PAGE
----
AGAINST Wildlife Rescue and Rehabilitation (Display to the Public (…
Rescue and Rehabilitation
Animals live in man made enclosures and dont get to live naturally. They always live in the same place all year round.
Animals get easily stressed from small enclosures or crowding and limited privacy
Animals lack mental stimulation and physical exercise
Animals are said to die prematurely or at an earlier age
Some animals are forced to live in climates that do not suit them
Display to the Public
Animals in zoos are provided for public entertainment
Do we have the right to capture and breed wild animals?
Selective breeding practices are there for the benefit of people (making money) and not for the benefit of the animals
Animals get massively stressed living in unfamiliar environments..Is this fair?
No amount of space or perfectly built pens can make up for the wild
Zoos tend to provide the minimum standard with regards to cage size, health care, fencing etc to allow their profit margins to remain high.
Removing animals from the wild to display in zoos reduces the genetic pool available in the wild. This will endanger animals in the wild.
What happens to the animals when these facilities become overcrowded..They are ultimately euthanized anyway or sold to the highest bidder so why rehabilitate in the first place
Zoos are there to teach people about animals. ARE THEY? They are only teaching the youth that it is ok to capture wild animals and imprison them for our entertainment. This animal knowledge could be gained ethically by observing animals in the wild
Studies have shown that animals do not live as long in zoos as they would in the wild
Animals are unable to socialise and display normal behaviours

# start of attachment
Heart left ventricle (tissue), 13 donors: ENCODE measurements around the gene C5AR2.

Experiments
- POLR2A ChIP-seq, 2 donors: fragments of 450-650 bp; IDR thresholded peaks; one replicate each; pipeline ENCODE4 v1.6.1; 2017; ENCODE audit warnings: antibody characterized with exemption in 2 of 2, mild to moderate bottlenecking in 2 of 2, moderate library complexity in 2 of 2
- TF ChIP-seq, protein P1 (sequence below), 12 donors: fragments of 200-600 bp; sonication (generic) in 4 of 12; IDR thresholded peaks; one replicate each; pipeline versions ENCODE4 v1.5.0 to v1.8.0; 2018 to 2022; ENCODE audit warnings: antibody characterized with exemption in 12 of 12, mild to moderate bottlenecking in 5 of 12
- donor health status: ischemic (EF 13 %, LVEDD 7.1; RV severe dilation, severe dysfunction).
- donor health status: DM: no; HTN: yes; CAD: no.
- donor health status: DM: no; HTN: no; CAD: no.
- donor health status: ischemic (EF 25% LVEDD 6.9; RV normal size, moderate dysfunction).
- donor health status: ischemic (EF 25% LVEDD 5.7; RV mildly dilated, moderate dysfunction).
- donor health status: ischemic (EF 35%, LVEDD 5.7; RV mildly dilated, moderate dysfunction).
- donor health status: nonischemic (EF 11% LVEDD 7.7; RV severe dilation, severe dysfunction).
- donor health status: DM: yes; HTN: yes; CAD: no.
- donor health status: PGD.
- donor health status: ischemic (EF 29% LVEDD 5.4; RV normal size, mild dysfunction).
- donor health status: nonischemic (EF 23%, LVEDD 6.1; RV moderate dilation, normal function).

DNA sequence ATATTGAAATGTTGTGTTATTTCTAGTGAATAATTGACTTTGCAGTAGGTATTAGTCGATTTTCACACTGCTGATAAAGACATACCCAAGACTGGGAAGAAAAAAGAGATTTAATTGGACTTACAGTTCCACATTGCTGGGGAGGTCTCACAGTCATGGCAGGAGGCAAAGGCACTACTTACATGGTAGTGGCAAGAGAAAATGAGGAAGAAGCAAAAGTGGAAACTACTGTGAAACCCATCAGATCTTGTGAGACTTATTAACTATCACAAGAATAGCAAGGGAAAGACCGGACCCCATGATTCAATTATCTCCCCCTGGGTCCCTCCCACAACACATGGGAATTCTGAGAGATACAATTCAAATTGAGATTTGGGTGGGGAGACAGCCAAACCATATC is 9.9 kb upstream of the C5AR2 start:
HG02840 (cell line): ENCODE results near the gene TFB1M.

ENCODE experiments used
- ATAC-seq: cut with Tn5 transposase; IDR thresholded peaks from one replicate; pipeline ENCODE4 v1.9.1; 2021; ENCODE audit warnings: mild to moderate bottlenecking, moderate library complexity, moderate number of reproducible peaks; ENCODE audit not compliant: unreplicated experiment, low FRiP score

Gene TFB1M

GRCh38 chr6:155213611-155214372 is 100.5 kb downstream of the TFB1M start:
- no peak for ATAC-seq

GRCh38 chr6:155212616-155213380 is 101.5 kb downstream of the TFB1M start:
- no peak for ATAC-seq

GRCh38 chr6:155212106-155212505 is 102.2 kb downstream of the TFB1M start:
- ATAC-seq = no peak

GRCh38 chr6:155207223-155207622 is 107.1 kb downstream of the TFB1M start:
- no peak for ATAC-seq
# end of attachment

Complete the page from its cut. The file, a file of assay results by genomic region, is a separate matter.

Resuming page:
Abnormal behaviours develop.
Circus animals spent the majority of their day chained up with 1% performing for the public
Relocation of Species
Many animals do not survive relocation. Each year, the Wildlife Care Center is brought hundreds of animals that have become injured or orphaned because of trapping. Animals that are relocated have to fight for new territories and are often injured or killed in the process
Relocation is biologically unsound. Relocation of wildlife to new territories can disrupt the wildlife that is already living there. It also is a quick way to spread disease among wildlife populations. In many instances, sick animals are brought to our care center in cages side by side with animals that are about to be relocated.
Relocation can be stressful to wild animals. They may experience elevated heart rates and breathing rates, high blood pressure, acute changes in blood chemistry and depressed appetites. These factors in turn may make them more vulnerable to disease or predation.
A relocation site may not have all the basic needs for the animal to survive. Although the site may look suitable to us, it may lack proper food or shelter.
The combination of the previous factors often caused animals to leave the release area. The animal may aimlessly wander for miles, and is accountable for high mortality in released animals.
Population Dynamics including
Working with individual animals can be seen as having either no impact on the species' population as a whole or, worse, having a negative impact by potentially returning to the wild an individual that "natural selection" was removing as unfit.
Wildlife rehabilitation could be seen as a waste of time and resources
Releasing animals back into the wild, even after a short stay in captivity can be risky. Disease and non-native species are significant problems facing wild animal populations. Animals maintained or rehabilitated in captivity may appear healthy but can harbor disease or parasites that would be fatal to that individual if returned to the wild. Released animals can also transmit diseases or parasites to otherwise healthy wild individuals putting wild populations at significant risk
The wild animal may become dependent on humans to take care of them
Some animals develop a condition called zoochosis, which is a result of the animal feeling stressed from an unsuitable environment. This condition is very common in captivity.